- Page 1 Bowers & Wilkins Zeppelin iPod Speaker Dock Review
- Page 2 B&W Zeppelin Review
- Page 3 B&W Zeppelin Review
- Page 4 B&W Zeppelin Review
Of course the really important thing is sound quality and I have to say that you simply won’t believe that an iPod could sound this good. I’ve heard countless iPod speaker docks, but the Zeppelin doesn’t just take things to another level, it moves them to another dimension! OK, so any audiophiles out there will argue that any all-in-one device that’s designed to playback compressed music from a portable player will compromise musical fidelity, and they’d be right, but they’d also be missing a very important point. Like it or not, the majority of consumers out there listen to most of their music as compressed digital files, and a large percentage do that via an iPod. So, once you’ve accepted that you’re working with a device with intrinsic audio limitations, the key is to produce the best possible experience using said device, and that’s exactly what B&W has done.
The sound from the Zeppelin is just so beautifully balanced that it’s sometimes hard to believe that it’s coming from an iPod speaker dock and not a hi-fi. B&W’s legendary reputation in the loudspeaker market comes shining through, allowing the Zeppelin to turn its hand to any genre of music with equally stunning results. Listening to Paul McCartney’s superb Band on the Run, helped me to remember that this is a man who should be in the media for his groundbreaking music, not for his messy divorce. This is a track with more subtle nuances than you can shake a stick at and the Zeppelin revelled in the challenge and produced an encore worthy performance. No matter how many times the music changed tack, it didn’t phase the Zeppelin – the light guitar riffs and the vocals were given a beautifully melodic presence, while the underlying bass line kept the sound full and flavoursome.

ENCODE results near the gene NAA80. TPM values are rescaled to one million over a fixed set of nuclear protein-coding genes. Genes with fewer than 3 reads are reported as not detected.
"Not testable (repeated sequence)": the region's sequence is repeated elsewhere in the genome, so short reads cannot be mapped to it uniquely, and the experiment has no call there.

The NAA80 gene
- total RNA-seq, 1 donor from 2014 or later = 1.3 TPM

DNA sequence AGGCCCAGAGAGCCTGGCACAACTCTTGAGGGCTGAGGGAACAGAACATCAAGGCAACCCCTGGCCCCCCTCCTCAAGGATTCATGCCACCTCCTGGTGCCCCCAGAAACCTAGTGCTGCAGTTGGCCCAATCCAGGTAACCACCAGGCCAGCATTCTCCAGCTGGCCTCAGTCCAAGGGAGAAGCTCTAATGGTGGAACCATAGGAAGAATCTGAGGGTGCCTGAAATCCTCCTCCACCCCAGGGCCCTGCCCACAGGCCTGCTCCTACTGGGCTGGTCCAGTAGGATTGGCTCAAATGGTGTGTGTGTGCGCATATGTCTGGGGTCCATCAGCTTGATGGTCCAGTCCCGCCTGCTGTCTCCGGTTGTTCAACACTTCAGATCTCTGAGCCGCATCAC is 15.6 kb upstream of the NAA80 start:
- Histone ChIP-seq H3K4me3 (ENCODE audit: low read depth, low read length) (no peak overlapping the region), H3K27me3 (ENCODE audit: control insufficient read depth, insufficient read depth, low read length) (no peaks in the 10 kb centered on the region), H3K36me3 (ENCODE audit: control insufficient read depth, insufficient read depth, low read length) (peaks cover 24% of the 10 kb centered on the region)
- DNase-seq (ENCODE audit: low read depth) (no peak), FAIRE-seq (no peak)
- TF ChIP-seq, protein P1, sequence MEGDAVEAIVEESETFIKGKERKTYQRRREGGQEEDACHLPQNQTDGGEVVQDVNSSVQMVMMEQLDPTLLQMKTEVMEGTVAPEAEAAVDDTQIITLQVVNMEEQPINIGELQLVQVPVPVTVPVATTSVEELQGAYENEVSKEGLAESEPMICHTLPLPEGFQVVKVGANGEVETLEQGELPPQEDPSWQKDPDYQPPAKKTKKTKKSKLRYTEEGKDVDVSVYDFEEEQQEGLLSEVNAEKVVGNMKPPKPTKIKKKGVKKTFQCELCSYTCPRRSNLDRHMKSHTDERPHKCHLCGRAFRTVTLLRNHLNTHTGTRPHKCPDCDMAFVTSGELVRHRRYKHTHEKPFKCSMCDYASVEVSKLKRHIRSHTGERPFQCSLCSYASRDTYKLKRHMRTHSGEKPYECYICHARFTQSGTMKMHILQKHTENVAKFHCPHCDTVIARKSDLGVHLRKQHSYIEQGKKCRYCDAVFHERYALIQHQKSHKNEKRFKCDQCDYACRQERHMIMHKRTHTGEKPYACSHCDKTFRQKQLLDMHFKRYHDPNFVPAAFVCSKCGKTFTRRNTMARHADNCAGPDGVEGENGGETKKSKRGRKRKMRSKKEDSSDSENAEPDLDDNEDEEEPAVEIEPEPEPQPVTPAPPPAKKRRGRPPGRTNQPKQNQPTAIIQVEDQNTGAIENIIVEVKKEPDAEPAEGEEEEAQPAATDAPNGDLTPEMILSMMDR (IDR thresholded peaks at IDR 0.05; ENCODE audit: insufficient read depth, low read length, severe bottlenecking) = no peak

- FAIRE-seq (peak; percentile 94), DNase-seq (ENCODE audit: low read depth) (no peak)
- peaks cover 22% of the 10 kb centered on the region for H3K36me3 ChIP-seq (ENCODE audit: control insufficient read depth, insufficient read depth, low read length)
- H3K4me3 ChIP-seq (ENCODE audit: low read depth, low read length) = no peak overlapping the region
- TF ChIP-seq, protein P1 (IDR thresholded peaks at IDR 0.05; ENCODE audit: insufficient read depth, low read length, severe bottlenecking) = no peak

Turning to another musical legend I fired up 50 Ways To Leave Your Lover by Paul Simon, another track that’s etched into my brain not from years, but from decades of listening. That snare drum intro sets the tone for the whole song and continues throughout the proceedings – not only does the Zeppelin do an amazing job of rendering this distinctive percussion arrangement, but it also manages keep it easily discernable throughout the entire song. Meanwhile the simple guitar chords that sit just behind the vocals add just the right amount of atmosphere without becoming distracting. Finally, the backing singers during the chorus are clearly heard and complement Paul’s lead vocals perfectly – something that’s often lost in the mix when listening on poor speakers.
Just to prove that my entire music collection isn’t made up of artists called Paul, I thought I’d move onto Aimee Mann and her haunting rendition One. Aimee’s take on One is a major departure from the Three Dog Night original, but I find that the best covers often are. Once again the Zeppelin did a fabulous job of capturing not just the sound, but the atmosphere of the song, with the near desperation in Aimee’s vocals coming through loud and clear. But the Zeppelin still managed to project the subtle background percussion, with the gentle tap of a high hat as easily discernable as the bass drum.
Ultimately, the Zeppelin is just as comfortable with Aimee Mann’s subtle and angelic vocals, as it is with Dave Grohl’s more urgent screams and yells. Even throwing some Claude Debussy at the Zeppelin just reaffirmed its talents, with Clair de Lune just flowing forth like honey. Likewise, The Girl with the Flaxen Hair sounds truly beautiful via the Zeppelin – quite an achievement for any hi-fi, let alone an iPod dock.